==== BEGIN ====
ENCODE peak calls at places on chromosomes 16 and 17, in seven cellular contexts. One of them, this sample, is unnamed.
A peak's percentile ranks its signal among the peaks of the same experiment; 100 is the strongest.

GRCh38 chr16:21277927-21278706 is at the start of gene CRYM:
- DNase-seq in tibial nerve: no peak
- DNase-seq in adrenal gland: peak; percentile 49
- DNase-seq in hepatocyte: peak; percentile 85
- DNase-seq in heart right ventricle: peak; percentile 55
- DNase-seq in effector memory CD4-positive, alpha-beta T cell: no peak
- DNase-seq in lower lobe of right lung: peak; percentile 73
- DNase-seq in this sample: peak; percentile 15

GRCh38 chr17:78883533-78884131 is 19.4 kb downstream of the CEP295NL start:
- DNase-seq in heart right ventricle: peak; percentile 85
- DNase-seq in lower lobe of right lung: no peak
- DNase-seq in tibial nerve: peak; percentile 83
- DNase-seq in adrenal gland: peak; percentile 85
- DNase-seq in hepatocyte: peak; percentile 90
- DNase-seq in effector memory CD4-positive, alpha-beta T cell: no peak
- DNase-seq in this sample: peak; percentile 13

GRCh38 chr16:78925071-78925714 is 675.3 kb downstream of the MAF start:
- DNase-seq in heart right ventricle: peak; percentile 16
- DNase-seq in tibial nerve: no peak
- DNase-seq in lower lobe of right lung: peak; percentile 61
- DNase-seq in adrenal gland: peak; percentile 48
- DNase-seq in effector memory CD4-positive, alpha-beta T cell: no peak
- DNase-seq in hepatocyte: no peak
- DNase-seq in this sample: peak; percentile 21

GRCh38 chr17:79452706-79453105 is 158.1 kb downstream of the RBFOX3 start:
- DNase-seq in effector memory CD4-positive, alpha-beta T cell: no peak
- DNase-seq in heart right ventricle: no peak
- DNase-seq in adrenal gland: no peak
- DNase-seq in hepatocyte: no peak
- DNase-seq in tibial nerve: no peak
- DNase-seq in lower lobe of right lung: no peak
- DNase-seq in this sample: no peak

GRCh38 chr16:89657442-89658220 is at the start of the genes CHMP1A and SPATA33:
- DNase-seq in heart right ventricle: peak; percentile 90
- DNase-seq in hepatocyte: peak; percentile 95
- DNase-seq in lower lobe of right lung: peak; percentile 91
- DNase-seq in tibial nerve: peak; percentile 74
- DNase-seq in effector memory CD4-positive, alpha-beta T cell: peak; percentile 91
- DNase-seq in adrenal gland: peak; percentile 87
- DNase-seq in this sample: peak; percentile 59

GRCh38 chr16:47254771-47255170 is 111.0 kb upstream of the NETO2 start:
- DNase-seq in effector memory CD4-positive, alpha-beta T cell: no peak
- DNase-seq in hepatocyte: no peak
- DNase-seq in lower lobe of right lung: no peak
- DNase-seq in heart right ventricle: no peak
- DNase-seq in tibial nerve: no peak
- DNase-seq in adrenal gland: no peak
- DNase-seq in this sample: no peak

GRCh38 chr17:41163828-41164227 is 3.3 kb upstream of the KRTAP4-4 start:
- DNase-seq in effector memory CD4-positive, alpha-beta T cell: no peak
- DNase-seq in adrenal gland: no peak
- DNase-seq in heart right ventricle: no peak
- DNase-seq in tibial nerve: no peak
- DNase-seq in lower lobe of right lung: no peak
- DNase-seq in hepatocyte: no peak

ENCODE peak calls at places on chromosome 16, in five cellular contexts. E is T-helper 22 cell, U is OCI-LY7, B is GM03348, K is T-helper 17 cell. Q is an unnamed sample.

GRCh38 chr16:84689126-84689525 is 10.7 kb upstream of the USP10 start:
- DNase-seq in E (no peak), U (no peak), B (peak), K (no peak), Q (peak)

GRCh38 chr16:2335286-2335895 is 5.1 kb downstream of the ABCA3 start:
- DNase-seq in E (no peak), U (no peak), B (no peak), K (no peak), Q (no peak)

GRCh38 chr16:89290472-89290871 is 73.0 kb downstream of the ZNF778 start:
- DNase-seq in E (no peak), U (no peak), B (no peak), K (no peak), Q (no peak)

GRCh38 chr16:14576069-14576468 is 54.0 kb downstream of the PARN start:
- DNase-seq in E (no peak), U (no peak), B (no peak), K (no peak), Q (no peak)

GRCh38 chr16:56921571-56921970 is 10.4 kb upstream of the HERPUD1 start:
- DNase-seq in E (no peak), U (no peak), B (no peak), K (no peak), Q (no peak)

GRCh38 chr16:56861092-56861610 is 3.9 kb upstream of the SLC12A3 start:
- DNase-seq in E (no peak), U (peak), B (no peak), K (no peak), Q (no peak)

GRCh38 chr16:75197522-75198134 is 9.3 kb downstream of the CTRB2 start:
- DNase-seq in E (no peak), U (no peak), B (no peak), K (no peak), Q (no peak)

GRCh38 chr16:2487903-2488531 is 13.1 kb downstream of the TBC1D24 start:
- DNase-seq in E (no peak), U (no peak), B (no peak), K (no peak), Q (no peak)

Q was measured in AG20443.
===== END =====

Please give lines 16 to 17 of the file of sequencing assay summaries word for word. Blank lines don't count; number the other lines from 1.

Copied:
- DNase-seq in hepatocyte: peak; percentile 90
- DNase-seq in effector memory CD4-positive, alpha-beta T cell: no peak